Apart from its first two instalments, the Police Story series has really only been bound together by its title and Cheng’s presence as an increasingly super super-cop. New Police Story took the actor, then 50, into darker areas as a burned-out, alcoholic policeman; PS2013 initially goes even further, opening with his character apparently blowing his brains out. As the story rewinds to its start, Cheng plays a veteran Beijing policeman who’s all but estranged from his daughter and is summoned to a meeting with her at a demi-mondish nightclub where she rebelliously announces she’s hooked up with its louche owner. The opening section is largely designed to show how out of place Cheng’s police officer is in this modern, clubby environment, as well as to build character before the plot actually starts. But there’s a distinct lack of real drama until, 20 minutes in, Cheng’s cop wakes up tied to a chair and finds himself a pawn in an elaborate hostage scenario by the club’s owner.

As the plot slowly reveals its point and backstory – largely in a big flashback 80 minutes in that would have better trailed throughout the film – the tempo is artificially jazzed up by brief action flashbacks (in which Cheng’s cop recalls past cases) and even by the cheating device of what-if sequences. It’s as if the film doesn’t have the self-confidence to be just a claustrophobic hostage drama, 90% set within a shadowy-lit nightclub, simply because Cheng is the star and Cheng’s audience want Cheng-like action. Though the script is far from perfect in the first place – the villain’s elaborate scheme is hardly justified by what emerges – PS2013 could have been a gripping psychological game with a few rewrites, a strong cast of actors, and not being forced to become a Cheng Long movie.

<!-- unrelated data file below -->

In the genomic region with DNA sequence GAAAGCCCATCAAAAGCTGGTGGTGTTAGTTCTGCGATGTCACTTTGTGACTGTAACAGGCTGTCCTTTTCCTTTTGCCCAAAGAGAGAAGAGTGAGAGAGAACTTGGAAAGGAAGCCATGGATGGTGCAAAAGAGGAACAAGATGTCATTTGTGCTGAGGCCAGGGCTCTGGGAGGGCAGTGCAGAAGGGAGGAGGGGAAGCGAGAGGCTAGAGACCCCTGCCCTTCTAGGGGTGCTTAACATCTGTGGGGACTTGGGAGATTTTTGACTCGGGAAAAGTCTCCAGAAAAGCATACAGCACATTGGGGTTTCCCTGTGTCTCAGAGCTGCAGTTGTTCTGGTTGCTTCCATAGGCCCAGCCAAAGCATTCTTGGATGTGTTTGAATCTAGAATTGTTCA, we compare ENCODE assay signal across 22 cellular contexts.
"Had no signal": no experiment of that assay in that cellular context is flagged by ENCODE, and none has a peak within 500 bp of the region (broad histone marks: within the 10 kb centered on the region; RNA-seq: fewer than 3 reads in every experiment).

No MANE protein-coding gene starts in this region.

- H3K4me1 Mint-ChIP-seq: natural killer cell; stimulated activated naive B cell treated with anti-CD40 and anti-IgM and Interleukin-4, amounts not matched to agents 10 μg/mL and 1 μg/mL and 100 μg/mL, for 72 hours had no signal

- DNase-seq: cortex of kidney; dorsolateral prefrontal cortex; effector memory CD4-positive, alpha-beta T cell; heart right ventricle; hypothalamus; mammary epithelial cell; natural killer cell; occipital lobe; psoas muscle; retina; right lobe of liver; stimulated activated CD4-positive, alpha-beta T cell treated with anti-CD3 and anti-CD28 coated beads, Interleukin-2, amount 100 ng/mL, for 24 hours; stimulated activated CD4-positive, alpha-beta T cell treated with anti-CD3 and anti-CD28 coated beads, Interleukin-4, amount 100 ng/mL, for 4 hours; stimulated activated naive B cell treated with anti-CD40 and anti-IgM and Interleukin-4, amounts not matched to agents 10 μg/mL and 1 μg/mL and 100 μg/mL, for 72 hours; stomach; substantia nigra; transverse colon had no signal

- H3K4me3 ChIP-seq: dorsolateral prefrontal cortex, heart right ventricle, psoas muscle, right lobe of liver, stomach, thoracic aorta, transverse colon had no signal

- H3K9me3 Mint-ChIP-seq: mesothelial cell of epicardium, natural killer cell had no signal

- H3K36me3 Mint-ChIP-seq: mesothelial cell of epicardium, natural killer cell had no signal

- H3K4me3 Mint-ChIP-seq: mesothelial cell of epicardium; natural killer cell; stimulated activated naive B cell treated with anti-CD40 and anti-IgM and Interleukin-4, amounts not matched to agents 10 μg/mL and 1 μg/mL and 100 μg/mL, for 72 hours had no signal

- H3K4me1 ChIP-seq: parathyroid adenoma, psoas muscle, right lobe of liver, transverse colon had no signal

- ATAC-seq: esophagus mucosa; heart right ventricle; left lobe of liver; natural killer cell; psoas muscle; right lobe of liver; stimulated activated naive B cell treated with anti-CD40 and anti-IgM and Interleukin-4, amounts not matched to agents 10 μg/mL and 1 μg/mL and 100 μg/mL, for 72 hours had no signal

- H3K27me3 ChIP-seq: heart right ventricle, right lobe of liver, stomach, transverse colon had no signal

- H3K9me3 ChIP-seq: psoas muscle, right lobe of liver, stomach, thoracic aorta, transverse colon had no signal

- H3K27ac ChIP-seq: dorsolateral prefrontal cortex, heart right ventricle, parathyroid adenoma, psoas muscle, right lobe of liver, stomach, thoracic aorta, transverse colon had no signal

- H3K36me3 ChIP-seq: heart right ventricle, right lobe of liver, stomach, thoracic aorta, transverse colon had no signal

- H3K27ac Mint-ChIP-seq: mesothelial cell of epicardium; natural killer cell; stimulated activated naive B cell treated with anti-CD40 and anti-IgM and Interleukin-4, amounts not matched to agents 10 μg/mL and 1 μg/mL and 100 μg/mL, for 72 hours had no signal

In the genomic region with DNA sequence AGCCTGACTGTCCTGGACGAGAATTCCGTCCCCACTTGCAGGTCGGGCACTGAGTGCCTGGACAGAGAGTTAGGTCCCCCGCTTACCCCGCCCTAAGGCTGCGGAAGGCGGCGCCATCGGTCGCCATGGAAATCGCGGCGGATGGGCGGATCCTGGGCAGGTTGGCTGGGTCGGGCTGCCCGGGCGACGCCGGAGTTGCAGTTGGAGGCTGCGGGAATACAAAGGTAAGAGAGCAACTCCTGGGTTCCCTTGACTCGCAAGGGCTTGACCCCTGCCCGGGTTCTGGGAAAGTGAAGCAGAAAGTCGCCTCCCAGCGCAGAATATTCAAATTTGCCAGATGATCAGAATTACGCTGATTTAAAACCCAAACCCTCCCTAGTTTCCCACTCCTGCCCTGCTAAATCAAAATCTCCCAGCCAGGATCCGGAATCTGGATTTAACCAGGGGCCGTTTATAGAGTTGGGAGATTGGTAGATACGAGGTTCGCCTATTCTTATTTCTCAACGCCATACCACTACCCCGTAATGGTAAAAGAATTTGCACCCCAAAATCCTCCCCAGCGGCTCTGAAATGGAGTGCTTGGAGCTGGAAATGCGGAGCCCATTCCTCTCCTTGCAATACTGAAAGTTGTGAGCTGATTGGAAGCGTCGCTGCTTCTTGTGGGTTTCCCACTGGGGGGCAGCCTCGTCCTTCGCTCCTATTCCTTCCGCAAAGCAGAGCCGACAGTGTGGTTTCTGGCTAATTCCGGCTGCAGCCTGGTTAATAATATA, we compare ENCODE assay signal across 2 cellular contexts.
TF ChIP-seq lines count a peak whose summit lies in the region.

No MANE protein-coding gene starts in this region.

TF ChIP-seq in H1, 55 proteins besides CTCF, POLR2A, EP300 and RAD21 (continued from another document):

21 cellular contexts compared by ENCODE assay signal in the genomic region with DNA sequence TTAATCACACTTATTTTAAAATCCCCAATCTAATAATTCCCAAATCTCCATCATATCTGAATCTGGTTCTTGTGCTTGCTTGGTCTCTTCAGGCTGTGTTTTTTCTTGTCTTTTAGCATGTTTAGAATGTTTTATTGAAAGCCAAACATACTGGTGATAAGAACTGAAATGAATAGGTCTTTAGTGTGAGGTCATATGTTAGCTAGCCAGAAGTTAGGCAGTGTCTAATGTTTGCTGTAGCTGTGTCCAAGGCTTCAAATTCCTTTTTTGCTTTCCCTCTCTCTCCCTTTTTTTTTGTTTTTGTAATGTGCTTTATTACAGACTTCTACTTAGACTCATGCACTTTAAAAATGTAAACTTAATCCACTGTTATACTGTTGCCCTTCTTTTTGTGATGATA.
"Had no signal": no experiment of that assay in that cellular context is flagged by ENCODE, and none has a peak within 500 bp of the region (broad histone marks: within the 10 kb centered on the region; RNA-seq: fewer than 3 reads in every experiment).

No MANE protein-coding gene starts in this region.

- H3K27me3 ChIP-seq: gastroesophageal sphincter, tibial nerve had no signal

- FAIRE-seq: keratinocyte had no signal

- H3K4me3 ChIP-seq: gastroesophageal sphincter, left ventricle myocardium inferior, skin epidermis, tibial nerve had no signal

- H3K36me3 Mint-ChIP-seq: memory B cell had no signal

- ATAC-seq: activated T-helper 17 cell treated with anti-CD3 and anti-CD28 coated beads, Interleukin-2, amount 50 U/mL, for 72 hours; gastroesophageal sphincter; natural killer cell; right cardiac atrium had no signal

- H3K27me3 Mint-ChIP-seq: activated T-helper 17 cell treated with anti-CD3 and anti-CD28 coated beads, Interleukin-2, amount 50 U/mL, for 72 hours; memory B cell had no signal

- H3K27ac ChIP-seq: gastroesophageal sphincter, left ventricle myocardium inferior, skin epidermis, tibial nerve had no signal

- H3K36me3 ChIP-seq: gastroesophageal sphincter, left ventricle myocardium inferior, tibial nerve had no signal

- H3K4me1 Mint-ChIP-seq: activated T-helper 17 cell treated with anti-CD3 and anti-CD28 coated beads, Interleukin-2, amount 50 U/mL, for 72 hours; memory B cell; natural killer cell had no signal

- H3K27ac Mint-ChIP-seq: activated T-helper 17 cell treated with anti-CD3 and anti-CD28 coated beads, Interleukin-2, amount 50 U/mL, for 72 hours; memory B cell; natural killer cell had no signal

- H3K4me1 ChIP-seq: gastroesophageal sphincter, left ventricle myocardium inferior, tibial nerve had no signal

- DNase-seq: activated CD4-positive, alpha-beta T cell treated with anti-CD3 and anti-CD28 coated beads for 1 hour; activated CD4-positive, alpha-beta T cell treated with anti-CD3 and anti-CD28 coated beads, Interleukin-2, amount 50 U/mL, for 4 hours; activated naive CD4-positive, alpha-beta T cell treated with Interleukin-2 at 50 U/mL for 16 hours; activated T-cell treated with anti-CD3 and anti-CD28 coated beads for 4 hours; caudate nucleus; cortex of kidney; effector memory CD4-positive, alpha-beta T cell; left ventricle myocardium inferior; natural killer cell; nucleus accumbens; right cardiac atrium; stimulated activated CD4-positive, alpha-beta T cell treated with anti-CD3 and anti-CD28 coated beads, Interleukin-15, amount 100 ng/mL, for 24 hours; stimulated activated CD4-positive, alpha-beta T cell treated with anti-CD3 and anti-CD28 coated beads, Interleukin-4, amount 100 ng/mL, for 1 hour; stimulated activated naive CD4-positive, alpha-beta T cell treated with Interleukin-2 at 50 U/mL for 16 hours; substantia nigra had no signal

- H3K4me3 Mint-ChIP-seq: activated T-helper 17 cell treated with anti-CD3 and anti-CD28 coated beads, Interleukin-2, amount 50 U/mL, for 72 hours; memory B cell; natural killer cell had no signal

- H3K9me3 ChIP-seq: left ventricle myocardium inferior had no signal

With The Underdog Knight 硬汉 (2008) and He-Man 硬汉2  奉陪到底 (2011), both starring Mainland actor Liu Ye 刘烨, Ding has shown he can make quirky, blackly comic action movies that are as much about character as fisticuffs. That talent manifests itself occasionally in PS2013, but not consistently enough to carry the film. Here cast as a fairly standard villain, Liu brings a chatty flavour to the character that makes him more than just a control-freak psycho; but there’s no real acting chemistry between him and Cheng, much as the latter tries to assume a serious demeanour. Mainland actress Jing Tian 景甜, who’s previously shown both acting (The Warring States 战国, 2010) and action (Special ID 特殊身份, 2013) smarts, has little to do except turn girly after a strong start. The rest of the cast are largely distraught hostages, apart from Zhou Xiao’ou 周晓欧 as a sympathetic criminal and Yu Rongguang 于荣光 in a cameo as a tough SWAT officer.